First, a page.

Thursday, June 2, 2011

The Whale Job, or I Am Ahab

A break from the usual fodder for a while, since I'm slightly out of ideas. Don't worry, the usual supernatural schedule will return in due time. And this is pretty weird as well.

The specimen, as found.
 So, back in mid-April, around the 23rd by my records, I found something weird floating in a stream on North Side Beach, approximately halfway between the towns of Eastport and Clay Cove. Looked like a log at first, but closer examination revealed it to be some kind of biological thing. After the thought of it being a monstrous trout crossed my mind (and was summarily dismissed), I came to the conclusion that it was some kind of whale or dolphin. After a bit of examination, and some searching of references, I determined it to be a long-finned pilot whale (Globicephala melas), locally known as a pothead whale, a fairly common species of dolphin. How it wound up in a freshwater stream continues to baffle me, but I Occam's Razor would dictate that it washed ashore on a high tide and was pushed down into the brook. The first idea to cross my mind was that I'd love to have the thing's skull, which means waiting for a while as it rots away and hope the thing is still there. After some thought, I decided to...uh, retrieve the head myself and keep it safe. On the 26th of April, we went to give it a shot.

The kit.
The first attempt at retrieval was a mess. Both literally and figuratively. Done on a budget of approximately $60, with exactly zero knowledge (practically at least) of what I was doing, I set out on a quest to decapitate the thing. That didn't go so well. The thing proved to be a bit bigger than I'd bargained for, and the tools I'd chosen were not really that great. Specifically, a dull skinning knife and a 21" bow saw were some bad choices. The saw, while preforming quite well on the fleshier bits, snagged as a result of the design on the bone. The knife just sucked. Compounding the issue was the weather. Specifically, it was cold, with a heavy wind off the water, and driving rain. And of course my plans to seal my gear with duct tape failed miserably, so I wound up with half the stream in my gloves and boots. Oh, did I forget to mention the smell? For something that's been sitting in a clean, icy cold stream it stank like...well, like a dead whale. After much sawing and more blubber than any man should ever have to deal with, I struck a problem. The thing's spinal column. The saw wouldn't cut it, and with hypothermia setting in (no, I'm not exaggerating, I actually was mildly hypothermic), I gave up, rather dejected. A second expedition was planned for some time in the future, once I defrosted.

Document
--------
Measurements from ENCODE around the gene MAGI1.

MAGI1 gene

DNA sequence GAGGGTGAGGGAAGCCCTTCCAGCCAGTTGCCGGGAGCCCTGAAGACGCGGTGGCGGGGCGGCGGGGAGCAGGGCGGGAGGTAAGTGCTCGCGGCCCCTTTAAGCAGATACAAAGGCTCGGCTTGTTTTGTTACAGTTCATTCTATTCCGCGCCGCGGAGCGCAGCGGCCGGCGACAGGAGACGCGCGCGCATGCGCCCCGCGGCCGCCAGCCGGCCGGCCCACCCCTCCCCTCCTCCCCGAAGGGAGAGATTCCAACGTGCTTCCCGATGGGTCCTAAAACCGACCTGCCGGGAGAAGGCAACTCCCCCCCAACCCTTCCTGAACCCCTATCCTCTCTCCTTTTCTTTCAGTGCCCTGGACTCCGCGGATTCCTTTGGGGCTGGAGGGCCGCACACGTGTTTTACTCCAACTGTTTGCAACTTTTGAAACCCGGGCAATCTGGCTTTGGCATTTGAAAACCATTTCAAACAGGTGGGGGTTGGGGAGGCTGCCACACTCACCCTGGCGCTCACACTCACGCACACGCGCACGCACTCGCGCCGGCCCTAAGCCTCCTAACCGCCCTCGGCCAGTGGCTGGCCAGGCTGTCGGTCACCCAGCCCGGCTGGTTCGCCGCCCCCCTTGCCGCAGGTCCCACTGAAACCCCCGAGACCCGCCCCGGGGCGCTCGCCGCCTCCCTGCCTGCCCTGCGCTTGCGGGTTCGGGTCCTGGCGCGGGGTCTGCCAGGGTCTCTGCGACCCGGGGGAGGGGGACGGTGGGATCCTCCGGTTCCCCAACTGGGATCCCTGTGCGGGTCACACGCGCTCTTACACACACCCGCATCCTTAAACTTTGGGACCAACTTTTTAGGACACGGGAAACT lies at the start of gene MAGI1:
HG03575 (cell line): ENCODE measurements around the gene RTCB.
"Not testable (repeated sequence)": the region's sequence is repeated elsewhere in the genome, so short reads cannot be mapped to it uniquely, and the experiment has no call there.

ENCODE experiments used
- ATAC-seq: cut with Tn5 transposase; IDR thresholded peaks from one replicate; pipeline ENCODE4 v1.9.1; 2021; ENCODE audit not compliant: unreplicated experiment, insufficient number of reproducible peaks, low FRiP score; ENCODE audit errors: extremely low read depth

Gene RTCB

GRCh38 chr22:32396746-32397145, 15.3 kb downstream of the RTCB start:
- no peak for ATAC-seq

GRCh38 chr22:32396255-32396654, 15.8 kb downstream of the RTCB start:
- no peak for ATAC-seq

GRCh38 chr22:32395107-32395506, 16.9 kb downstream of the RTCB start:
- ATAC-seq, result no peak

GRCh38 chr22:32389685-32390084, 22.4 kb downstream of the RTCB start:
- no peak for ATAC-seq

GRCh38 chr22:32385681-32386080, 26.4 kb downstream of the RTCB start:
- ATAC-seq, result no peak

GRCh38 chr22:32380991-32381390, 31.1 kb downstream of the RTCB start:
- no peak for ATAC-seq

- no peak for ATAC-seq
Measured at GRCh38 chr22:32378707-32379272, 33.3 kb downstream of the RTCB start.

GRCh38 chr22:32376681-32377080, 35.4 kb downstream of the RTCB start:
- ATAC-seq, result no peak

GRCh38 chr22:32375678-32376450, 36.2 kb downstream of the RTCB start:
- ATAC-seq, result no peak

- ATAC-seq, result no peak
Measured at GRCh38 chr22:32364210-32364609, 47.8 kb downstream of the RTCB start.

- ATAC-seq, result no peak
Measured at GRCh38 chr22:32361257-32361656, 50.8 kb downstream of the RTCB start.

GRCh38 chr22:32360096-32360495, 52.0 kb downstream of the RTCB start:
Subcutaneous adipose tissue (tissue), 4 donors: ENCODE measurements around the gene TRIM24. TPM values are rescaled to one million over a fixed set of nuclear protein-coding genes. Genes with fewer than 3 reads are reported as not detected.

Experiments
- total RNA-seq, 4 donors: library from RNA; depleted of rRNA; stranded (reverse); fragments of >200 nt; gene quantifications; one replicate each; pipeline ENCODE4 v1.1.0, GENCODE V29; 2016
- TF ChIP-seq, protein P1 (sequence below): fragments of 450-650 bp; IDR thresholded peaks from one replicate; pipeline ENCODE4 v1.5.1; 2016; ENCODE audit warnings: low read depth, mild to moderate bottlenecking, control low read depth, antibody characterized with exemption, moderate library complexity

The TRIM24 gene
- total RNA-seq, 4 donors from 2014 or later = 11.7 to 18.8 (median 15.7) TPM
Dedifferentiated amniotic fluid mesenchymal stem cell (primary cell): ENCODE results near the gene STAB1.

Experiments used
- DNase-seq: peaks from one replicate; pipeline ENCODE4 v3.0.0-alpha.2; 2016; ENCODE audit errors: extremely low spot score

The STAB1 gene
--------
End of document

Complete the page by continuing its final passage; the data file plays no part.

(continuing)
A wonderful glamour shot.
The second try went a lot better. First off, I was better equipped. Saw with unidirectional teeth to reduce snagging, a full suit of chest waders to stay dry, various ropes and grapples, and a V8 pickup truck. We decided that it would be a much better idea to tow the forequarters of the specimen ashore and do the cutting there. A length of braided nylon rope was run through the original incision, as can be seen in the provided image. I managed a crude slipknot into the rope, and by some miracle it didn't snap under 245 horsepower. Of course, all cameras were forgotten on the expedition when we actually got the damn thing. Anyhow, we got it ashore with relative ease, and I went to work. Oddly enough it didn't smell quite as bad. With a significant amount of effort, cutting of a vertebra, and more application of horsepower, we detached the head. Another problem soon presented itself, however. The damned thing weighed over 200 pounds, and all we had was a big Rubbermaid box. Keep in mind this had to be moved from the ground four feet up into the pan of a truck. Lifting it directly in would've been possible, but the box would've split open. Improvisation time. Using locally-available materials (AKA a big stick), we fashioned a crude ramp and grunted it aboard.

The head, as of mid-May.
The next problem was what to do with it. We discussed a number of ideas, but most of them proved rather unfeasible due to the thing's size and horrific smell. We eventually settled on the time-tested trick of "dump it the hell out of the truck, drive like scalded apes, let nature take care of it and hope nobody makes off with it". We picked a location in the absolute middle of nowhere, a nameless woods road halfway between Northern Arm and Point Leamington, a half mile off the highway. Current plan is to allow it to decay naturally for a time, and dose it with quicklime at some point. At present, it's on location. There's been some noted animal activity in the area, including something, likely a bear, rolling it over and away from the box. Checks planned every two weeks, give or take. Updates when I get'em.

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